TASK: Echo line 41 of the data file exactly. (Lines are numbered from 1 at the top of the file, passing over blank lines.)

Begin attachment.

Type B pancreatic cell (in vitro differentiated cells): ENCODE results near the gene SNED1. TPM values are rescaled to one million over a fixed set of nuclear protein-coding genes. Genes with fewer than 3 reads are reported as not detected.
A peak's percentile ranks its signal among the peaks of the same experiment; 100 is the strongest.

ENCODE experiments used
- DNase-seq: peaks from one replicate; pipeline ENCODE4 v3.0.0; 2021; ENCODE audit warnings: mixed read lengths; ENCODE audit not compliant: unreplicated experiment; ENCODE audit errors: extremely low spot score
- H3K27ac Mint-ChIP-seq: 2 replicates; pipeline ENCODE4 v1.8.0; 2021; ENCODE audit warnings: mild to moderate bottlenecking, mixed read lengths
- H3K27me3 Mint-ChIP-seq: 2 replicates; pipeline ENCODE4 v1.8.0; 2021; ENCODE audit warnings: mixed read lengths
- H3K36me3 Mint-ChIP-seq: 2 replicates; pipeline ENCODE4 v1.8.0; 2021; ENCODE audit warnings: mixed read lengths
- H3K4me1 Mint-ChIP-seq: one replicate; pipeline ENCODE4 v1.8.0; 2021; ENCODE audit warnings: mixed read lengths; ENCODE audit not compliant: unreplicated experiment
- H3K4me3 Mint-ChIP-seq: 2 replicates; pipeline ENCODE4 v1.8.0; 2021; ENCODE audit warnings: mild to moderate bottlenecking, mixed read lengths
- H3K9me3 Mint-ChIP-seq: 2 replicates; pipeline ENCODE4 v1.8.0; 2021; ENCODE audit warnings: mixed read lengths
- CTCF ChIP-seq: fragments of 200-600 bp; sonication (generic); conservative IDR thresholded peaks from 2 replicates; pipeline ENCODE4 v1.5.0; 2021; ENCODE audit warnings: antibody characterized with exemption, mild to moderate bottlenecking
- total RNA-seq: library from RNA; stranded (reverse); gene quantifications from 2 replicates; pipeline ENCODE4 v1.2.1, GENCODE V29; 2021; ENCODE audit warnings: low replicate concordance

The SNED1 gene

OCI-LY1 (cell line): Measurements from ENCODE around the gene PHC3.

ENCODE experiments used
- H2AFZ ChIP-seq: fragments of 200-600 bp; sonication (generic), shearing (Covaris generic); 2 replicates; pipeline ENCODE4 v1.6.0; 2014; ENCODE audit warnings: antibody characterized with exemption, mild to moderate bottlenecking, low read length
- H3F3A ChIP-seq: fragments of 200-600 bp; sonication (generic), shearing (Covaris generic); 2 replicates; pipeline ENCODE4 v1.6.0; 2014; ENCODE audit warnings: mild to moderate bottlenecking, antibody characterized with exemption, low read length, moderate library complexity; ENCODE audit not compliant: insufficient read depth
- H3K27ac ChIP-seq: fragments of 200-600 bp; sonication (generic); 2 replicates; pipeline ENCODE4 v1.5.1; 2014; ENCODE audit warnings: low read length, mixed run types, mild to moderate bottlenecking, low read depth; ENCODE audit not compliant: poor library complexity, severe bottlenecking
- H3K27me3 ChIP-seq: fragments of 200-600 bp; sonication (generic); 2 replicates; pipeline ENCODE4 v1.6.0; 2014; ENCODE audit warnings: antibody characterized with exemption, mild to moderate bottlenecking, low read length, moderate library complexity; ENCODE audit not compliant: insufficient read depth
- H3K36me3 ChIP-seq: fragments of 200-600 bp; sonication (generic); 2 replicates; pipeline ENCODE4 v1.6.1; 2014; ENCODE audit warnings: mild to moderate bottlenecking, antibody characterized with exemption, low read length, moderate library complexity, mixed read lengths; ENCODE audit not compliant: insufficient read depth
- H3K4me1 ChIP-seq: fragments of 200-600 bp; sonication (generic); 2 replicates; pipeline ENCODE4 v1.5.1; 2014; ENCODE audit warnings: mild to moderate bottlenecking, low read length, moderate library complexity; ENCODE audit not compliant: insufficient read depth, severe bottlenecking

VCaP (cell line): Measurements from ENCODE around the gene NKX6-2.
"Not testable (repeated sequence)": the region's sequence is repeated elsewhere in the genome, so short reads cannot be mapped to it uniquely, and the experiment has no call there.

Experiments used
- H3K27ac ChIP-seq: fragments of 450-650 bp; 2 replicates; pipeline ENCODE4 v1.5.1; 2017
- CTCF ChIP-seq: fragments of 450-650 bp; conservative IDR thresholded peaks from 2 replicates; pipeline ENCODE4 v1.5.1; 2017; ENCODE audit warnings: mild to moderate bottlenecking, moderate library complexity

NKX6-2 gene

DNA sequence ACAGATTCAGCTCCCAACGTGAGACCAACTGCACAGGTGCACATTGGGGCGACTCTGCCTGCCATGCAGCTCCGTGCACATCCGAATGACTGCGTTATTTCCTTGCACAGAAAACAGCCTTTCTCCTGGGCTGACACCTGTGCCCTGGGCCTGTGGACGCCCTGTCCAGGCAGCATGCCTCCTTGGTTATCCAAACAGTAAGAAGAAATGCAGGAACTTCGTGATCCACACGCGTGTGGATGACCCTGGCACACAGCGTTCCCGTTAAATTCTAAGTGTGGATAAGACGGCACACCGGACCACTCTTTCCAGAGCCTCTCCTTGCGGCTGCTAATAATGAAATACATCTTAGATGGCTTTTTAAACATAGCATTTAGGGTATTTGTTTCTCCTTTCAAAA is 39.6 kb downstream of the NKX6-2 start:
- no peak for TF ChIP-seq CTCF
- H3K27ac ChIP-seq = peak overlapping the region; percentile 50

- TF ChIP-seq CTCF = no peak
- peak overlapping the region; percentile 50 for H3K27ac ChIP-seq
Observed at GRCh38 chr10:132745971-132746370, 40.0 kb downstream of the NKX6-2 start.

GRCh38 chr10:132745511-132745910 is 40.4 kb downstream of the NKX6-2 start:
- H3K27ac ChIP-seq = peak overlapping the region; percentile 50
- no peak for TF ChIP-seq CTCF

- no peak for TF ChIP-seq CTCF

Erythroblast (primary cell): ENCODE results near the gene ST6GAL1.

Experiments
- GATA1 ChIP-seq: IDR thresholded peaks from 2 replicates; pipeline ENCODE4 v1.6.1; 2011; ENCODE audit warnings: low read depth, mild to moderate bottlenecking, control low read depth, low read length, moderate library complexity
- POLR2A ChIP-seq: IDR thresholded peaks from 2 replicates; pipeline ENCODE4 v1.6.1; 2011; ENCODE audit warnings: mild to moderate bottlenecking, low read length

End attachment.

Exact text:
- POLR2A ChIP-seq: IDR thresholded peaks from 2 replicates; pipeline ENCODE4 v1.6.1; 2011; ENCODE audit warnings: mild to moderate bottlenecking, low read length